Many of us have a curious relationship with money. It's a more taboo subject than our sex lives.
Bring a sweetheart into the mix, and it becomes a strange menage a trois indeed. Turns out, we frequently hide our finances from the person we hold most dear.
Nearly half of the adults in a serious relationship have committed "financial infidelity," says Yahoo, which conducted an online survey of 1,750 people last month.
This means they lied to a mate about the cost of a purchase, or hid the purchase to avoid fighting about it. (Closets and car trunks are frequent hiding spots.) About 1 out of 10 has a savings account that a spouse doesn't know about, and slightly more secretly run up credit-card debt.
"It's almost like money is the third rail in the relationship. It's the charged one," says Dayana Yochim, author of The Motley Fool's Guide to Couples and Cash.
Women are more likely than men (55 percent to 41 percent) to financially cheat, Yahoo found. They also are more likely to break up with someone for lying about finances.
"Women are less confrontational than men," says Laura Rowley, a Yahoo columnist and author of Money and Happiness. Little white lies about money might seem worthwhile to women, she says, if they can avoid an argument.
(Just think of how many relationships have been saved by a less-than truthful response to, "Do I look fat in this?")
The Yahoo findings are further evidence that men and women approach money differently.
"For women, it's all about security," Yochim says. "You see that in the way they invest their money, as well. They tend to stick with safe investments where they won't lose money -- bonds and CDs.
"Men are about opportunity. They're sort of looking for the next hot stock. They tend to trade more frequently."
Not surprisingly, such differences in attitude can lead to conflicts. Money is often the root of breakups. It doesn't have to be. Discussing finances early can reduce friction later. Then you can let other factors, such as his friends or her family, pull you apart instead.
Honesty is the best policy when it comes to money. Timing is important, too. It's best not to be brutally frank during a heated quarrel. Honesty is best served cool.
You and your mate need to calmly discuss your financial goals and worries. If one partner feels financially insecure, for instance, you might agree to set aside six months in living expenses in a high-yield savings account instead of two months', Yochim says. "The goal here is a resolution, unless you like sleeping on the couch," she says.
It is equally important to men and women to have some financial freedom, where they can spend money without being judged, Yochim adds.
One way to achieve this is to agree upon a certain sum, say, $100 a week, that each can spend with no questions asked, experts say. It can't be too high. Yahoo found that people tended to agree that anything less than $500 was the most you could spend without talking to a partner first.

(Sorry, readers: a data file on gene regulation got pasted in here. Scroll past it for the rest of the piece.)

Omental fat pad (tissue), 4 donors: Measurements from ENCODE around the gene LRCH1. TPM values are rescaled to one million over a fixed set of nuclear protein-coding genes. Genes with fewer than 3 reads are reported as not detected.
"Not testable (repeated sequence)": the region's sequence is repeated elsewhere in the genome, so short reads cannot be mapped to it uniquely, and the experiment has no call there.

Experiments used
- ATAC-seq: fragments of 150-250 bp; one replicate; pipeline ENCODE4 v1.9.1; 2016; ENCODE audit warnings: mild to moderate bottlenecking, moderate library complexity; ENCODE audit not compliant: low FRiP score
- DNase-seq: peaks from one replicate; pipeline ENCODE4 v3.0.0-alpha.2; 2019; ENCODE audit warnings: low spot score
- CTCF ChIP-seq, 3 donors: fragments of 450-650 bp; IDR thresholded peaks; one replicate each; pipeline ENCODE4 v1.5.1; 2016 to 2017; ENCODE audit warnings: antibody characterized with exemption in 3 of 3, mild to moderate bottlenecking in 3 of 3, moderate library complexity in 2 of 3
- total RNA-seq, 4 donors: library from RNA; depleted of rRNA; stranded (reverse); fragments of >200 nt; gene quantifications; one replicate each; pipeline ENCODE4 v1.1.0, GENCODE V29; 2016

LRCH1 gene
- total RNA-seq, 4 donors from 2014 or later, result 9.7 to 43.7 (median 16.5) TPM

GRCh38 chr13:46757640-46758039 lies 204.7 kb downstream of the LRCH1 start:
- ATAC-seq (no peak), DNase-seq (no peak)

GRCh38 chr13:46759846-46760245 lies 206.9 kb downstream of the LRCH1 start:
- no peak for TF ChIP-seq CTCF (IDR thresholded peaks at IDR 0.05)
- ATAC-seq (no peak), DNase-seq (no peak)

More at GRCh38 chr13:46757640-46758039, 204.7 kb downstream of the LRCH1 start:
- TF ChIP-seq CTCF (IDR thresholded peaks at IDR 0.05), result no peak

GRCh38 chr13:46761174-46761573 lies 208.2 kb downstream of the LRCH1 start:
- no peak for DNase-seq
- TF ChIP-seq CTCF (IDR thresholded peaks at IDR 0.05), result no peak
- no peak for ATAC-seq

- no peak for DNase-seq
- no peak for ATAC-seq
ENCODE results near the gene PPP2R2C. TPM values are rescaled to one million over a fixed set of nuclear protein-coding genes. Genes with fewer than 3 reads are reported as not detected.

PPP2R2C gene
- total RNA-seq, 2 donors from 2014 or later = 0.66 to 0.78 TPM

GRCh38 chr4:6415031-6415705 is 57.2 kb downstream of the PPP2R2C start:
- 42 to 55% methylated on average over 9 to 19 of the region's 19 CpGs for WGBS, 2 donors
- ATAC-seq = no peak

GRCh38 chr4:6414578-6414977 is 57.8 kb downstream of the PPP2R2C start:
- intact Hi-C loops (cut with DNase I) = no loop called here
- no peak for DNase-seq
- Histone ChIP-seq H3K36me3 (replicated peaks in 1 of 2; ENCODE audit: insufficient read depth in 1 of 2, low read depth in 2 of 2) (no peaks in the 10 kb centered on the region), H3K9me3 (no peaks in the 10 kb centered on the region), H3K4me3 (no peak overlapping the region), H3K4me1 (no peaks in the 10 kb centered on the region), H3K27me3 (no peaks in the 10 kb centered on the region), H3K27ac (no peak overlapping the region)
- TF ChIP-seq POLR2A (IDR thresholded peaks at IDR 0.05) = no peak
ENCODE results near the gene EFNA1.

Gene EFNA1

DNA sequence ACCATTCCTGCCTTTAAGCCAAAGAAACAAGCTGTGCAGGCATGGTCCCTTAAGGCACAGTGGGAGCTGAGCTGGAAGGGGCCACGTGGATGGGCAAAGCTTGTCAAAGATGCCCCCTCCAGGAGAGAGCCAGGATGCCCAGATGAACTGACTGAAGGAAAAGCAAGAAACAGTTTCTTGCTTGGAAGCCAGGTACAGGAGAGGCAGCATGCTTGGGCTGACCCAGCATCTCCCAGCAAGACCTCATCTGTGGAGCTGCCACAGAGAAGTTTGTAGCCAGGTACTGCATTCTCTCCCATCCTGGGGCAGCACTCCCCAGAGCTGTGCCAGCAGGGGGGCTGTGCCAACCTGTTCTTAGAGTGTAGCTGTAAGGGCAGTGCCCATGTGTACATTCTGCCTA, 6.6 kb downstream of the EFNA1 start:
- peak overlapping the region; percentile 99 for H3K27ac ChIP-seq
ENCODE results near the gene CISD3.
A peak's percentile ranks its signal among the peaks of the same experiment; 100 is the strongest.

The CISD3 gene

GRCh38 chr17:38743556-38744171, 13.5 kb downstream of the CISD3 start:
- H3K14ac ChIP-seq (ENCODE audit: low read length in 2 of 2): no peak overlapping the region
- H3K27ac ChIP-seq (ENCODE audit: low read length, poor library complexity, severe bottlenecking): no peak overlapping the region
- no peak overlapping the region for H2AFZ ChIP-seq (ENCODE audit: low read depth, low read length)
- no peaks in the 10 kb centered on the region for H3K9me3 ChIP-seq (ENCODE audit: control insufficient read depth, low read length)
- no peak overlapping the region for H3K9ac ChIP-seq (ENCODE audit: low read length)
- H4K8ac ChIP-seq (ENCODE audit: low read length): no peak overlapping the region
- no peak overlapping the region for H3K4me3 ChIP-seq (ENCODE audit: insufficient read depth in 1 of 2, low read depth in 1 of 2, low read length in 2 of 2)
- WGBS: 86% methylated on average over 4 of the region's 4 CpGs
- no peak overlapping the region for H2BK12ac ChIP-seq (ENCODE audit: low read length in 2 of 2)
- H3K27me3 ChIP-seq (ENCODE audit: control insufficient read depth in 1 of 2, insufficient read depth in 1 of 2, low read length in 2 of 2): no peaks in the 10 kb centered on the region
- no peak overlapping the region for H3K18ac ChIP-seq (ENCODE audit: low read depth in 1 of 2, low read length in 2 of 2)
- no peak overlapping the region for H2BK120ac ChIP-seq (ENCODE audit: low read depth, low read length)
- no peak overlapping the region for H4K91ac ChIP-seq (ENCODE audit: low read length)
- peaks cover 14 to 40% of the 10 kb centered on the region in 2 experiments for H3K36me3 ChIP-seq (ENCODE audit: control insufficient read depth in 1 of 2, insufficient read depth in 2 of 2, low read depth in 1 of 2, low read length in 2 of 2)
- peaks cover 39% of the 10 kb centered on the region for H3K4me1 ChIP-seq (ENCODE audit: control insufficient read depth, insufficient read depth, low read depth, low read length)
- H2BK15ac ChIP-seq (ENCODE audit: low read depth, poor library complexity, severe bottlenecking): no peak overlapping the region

Sometimes money issues are a symptom of a deeper problem.
One partner might secretly spend because he or she is upset about getting stuck with the household chores, Rowley says.
Or, if you have a mate with extreme money issues -- he doesn't spend a penny or she can't save a dime -- you need to dig deeper into the cause of this. Attitudes about money are usually rooted in childhood, Rowley says.'
You don't, of course, have to divulge your financial laundry on the first date. But once things get serious, you must come clean.
Engaged couples should share their credit scores, experts agree.
"Thankfully, the credit score industry has put this all together and gave us a grade on how we handle our finances," Yochim says. This makes financial confessions easier, she says, like "`Guess what? I'm a B-minus student.' "
You can't talk about men, women and money without mentioning the annual relationship test: Valentine's Day.
The burden of this day undoubtedly falls more heavily on men. And it's not just Madison Avenue dialing up the pressure. Women are three times more likely than men to say getting a Valentine's gift is important, Yahoo found. And about three-quarters of women expect one.
Lucky for guys, lovers overwhelmingly say it's the thought that counts, not the amount spent. And 93 percent of women says there's no way better to express love than with a hand-written letter.
"You don't have to go overboard," says Yochim, adding that men can get a glue gun and make a homemade card.
"I'm now hated by women in the Baltimore area," she says. On second thought, she quickly adds, buy a card. "It's only $2.50."
Don't worry ladies, men plan to spend more than that. Men expect to shell out an average of $208 for Valentine's Day, compared with $165 for women.
Questions? Comments? Or to share tips with readers, contact Eileen Ambrose at 410-332-6984 or by e-mail at email@example.com